DAVENPORT, Fla. -- A Davenport family started the New Year with a terrible finding in their back yard.
Christopher Martin found a dead tortoise on his property line, originally thinking it was blown up with Fireworks.
“It looks like it was either set on fire or blown up from the pictures,” a neighbor, Stephen Ficarola, said to ABC Action News.
The post to social media alarmed many residents around the Aviana Resort community.
Florida Fish and Wildlife even came out to the property and took the tortoise to examine it.
The FWC report found the tortoise was neither burned nor blown up with fireworks like residents feared. Investigators found the tortoise had been dead for some time.
Below is a statement released by the FWC:
"On January 1, 2020, I, Officer Kaila Munkwitz of the Florida Fish and Wildlife Conservation Commission responded to a Gopher Tortoise call at the address of 224 Paloma Dr. Haines City, FL. I arrived on scene at approximately 7:00 p.m. and made contact with Mrs. Hannah Martin (407-272-6566). Mrs. Martin advised me that earlier in the day she found a deceased Gopher Tortoise on her property. I asked Mrs. Martin to show me where she found the Tortoise, and she complied. Mrs. Martin walked me to the back yard where I observed a deceased, adult Gopher Tortoise shell. Some bones were present, but the majority of the body was gone. The shell was located near Mrs. Martin’s garden area, however, when I asked Mrs. Martin if this was where she found the tortoise, she advised me that she found it “over there” and pointed to the edge of the property line. Mrs. Martin advised that she believed the tortoise had died from either being burned, or from fireworks that were being set off by her neighbors the night before. Mrs. Martin advised that she and her husband had called us previously about their HOA conducting construction on the property behind their house, where Gopher Tortoises have been present. She advised me that she believed someone had put the Gopher Tortoise shell on their property “to send a message”. I advised Mrs. Martin that upon observing the empty shell that I did not believe this Gopher Tortoise died from being burned or killed by any explosive material. I also advised Mrs. Martin that I would turn the shell over to FWC’s Gopher Tortoise Biologist to see if he could determine cause of death. Audio and video of the above events were captured using an agency issued body worn camera."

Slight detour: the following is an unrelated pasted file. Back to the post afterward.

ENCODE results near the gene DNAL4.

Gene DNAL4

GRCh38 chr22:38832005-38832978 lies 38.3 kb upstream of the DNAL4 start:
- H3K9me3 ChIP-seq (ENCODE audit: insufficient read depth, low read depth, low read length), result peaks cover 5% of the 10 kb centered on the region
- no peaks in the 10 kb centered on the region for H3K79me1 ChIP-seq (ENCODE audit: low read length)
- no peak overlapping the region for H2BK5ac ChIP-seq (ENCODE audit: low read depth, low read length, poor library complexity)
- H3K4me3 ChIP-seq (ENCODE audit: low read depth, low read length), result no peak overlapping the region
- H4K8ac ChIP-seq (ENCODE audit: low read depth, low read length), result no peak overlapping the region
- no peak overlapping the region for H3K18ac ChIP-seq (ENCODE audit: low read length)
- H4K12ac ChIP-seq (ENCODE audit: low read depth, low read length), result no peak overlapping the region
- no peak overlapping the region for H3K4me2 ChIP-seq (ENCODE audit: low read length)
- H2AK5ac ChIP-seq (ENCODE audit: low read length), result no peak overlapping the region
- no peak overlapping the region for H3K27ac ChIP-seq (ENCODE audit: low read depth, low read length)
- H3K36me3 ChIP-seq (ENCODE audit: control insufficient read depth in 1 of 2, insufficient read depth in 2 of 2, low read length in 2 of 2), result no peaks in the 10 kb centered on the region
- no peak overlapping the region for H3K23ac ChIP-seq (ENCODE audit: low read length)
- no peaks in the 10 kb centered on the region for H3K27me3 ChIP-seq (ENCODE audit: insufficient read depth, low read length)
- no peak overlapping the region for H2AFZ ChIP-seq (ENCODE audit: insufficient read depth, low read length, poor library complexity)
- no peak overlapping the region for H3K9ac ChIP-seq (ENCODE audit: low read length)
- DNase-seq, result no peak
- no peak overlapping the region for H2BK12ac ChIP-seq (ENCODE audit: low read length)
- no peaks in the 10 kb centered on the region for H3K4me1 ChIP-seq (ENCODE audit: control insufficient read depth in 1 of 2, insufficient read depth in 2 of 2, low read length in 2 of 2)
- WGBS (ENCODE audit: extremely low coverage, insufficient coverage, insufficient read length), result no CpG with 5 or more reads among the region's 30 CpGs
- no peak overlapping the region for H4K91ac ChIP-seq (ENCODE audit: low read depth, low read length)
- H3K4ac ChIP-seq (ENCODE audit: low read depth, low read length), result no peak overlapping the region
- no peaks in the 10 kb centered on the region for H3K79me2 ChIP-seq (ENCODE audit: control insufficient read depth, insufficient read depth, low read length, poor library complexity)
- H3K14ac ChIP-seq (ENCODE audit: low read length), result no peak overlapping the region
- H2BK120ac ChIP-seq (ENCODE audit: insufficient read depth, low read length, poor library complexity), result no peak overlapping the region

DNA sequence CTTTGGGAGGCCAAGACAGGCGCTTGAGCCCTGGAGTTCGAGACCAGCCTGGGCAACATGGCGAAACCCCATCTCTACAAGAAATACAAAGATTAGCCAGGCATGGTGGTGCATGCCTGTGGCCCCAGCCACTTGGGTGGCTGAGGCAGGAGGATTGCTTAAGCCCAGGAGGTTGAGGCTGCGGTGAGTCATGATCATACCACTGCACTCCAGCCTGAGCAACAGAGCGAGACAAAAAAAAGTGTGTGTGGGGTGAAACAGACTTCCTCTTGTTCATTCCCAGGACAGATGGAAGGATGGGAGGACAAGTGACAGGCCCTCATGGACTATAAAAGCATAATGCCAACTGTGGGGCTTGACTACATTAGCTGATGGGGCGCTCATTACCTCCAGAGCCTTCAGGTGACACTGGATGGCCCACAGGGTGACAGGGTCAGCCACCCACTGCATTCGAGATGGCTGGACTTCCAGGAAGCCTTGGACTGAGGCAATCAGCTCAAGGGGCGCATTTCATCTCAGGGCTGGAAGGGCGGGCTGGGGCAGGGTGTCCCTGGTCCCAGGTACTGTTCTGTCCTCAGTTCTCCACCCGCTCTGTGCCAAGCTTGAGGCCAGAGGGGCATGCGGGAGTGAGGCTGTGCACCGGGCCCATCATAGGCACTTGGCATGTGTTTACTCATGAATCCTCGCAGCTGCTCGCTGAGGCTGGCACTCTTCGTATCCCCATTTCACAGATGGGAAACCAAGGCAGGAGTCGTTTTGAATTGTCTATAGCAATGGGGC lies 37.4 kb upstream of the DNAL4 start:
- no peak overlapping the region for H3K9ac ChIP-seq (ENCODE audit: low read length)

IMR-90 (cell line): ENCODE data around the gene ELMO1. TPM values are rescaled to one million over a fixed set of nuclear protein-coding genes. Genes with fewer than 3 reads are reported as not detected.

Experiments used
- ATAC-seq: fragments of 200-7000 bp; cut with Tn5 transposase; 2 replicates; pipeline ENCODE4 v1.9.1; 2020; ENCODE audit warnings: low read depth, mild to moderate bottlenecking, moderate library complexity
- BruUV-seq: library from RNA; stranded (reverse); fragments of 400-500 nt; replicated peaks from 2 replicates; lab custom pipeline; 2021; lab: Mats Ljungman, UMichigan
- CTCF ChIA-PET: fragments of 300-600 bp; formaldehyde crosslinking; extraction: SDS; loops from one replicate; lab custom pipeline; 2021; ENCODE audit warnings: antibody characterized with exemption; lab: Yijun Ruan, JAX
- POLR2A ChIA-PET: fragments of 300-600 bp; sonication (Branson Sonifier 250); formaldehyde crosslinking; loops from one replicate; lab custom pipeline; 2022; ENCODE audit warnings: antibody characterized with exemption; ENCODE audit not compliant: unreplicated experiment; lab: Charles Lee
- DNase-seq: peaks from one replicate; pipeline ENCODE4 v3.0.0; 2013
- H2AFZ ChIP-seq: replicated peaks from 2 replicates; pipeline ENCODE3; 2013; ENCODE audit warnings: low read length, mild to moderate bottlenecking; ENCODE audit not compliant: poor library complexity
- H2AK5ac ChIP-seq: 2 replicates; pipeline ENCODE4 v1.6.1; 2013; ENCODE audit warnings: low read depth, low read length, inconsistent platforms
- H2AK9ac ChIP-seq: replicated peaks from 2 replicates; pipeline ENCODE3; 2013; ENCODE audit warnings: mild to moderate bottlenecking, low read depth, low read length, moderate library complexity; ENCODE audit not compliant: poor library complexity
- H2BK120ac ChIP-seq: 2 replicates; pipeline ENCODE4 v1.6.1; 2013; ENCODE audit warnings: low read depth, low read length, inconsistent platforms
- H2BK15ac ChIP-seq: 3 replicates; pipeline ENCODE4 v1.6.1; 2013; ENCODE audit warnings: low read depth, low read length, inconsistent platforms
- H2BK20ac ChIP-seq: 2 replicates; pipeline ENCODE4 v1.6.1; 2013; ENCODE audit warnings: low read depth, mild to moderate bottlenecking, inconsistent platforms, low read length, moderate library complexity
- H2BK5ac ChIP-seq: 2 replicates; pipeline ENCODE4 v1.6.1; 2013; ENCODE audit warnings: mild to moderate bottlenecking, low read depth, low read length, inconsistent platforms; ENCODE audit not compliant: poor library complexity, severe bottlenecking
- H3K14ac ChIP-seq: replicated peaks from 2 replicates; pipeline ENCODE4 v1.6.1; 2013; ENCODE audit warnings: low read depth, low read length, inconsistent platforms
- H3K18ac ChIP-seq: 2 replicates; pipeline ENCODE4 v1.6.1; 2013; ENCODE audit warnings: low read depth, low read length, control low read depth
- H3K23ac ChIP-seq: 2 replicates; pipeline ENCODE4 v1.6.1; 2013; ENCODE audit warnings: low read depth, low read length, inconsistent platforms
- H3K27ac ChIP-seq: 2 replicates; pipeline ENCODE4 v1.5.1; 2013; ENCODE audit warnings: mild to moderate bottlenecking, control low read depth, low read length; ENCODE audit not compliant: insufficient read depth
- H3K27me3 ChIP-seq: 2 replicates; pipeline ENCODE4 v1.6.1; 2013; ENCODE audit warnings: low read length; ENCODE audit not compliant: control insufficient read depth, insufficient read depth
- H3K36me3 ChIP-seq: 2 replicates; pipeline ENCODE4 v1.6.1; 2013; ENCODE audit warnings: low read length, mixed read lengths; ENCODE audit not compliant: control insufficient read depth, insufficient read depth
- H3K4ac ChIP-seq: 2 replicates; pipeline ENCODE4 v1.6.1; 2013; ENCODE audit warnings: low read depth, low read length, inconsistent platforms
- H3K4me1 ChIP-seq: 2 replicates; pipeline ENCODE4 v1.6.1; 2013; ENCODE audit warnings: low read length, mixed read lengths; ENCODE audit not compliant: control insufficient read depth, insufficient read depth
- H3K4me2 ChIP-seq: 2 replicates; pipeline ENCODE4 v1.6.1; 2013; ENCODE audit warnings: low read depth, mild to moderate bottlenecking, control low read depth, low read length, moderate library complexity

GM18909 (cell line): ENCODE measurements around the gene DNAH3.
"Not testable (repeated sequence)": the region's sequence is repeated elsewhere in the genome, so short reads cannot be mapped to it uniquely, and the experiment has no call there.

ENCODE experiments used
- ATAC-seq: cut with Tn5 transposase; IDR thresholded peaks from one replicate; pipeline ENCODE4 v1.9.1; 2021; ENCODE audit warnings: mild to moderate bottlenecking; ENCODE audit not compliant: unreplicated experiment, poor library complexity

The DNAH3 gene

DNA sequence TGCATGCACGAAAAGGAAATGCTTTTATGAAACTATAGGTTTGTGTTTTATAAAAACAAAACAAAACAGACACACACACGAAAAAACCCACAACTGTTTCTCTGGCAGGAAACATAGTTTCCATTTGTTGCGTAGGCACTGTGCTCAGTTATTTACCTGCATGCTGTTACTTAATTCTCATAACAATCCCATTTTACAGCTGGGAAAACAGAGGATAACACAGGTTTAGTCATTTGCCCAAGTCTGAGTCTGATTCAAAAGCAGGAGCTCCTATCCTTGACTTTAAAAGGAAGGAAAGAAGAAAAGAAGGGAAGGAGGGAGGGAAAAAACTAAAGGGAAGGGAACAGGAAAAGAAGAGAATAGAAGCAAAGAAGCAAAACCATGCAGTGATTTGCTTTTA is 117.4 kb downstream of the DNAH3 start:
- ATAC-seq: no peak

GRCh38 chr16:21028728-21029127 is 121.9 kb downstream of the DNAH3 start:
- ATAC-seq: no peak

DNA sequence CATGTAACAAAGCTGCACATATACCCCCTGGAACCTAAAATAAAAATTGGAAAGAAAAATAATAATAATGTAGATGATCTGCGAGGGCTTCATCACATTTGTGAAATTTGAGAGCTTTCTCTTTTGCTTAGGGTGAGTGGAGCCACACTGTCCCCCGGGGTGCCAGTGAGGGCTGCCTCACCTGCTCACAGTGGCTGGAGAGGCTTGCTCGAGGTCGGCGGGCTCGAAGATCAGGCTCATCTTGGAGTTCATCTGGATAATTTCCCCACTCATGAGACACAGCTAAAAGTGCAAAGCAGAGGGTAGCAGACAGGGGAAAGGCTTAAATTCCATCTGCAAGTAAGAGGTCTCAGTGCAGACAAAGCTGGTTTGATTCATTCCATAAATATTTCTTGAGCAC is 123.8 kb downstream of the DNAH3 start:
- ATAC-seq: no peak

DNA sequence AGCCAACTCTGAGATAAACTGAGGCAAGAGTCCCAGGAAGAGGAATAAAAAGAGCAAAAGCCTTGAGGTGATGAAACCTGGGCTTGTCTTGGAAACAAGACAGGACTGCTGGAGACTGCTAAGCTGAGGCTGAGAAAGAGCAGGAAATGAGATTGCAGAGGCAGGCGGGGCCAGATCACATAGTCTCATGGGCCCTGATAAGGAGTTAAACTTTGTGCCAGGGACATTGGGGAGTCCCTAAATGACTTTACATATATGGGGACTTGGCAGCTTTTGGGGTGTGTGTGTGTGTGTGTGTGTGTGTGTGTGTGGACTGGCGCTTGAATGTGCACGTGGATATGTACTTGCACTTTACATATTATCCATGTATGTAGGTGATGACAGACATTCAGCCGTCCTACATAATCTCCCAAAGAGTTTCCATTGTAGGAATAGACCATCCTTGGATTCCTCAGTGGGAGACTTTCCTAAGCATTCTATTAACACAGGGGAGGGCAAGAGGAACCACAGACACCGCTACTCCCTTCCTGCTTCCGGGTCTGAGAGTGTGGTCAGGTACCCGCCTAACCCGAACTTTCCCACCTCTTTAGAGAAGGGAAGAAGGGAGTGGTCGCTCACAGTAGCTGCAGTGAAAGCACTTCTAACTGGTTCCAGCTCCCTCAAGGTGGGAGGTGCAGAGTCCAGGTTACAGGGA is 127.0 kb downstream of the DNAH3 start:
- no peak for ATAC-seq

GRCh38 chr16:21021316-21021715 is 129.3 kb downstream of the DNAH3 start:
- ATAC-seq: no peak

Christopher Martin and his wife weren’t immediately available to talk with us on camera but over the phone, Martin says his community has hundreds of tortoises and their nests on property. Martin often spots the tortoises crawling around his yard, but never has he found one dead or mutilated.
“It was a little scary,” Jennifer Hernandez saw the social media pictures of the tortoise.
Before the report, Hernandez believed it was intentional.
“There was fireworks that night for New Year's Eve so that’s what we were thinking what happened, it was definitely intentional,” she said. added.
Some neighbors say a message is being sent using the dead tortoise.
“The turtle shell was on the homeowners’ property, the one who had called the department of wildlife and stopped the construction,” Hernandez told ABC Action News.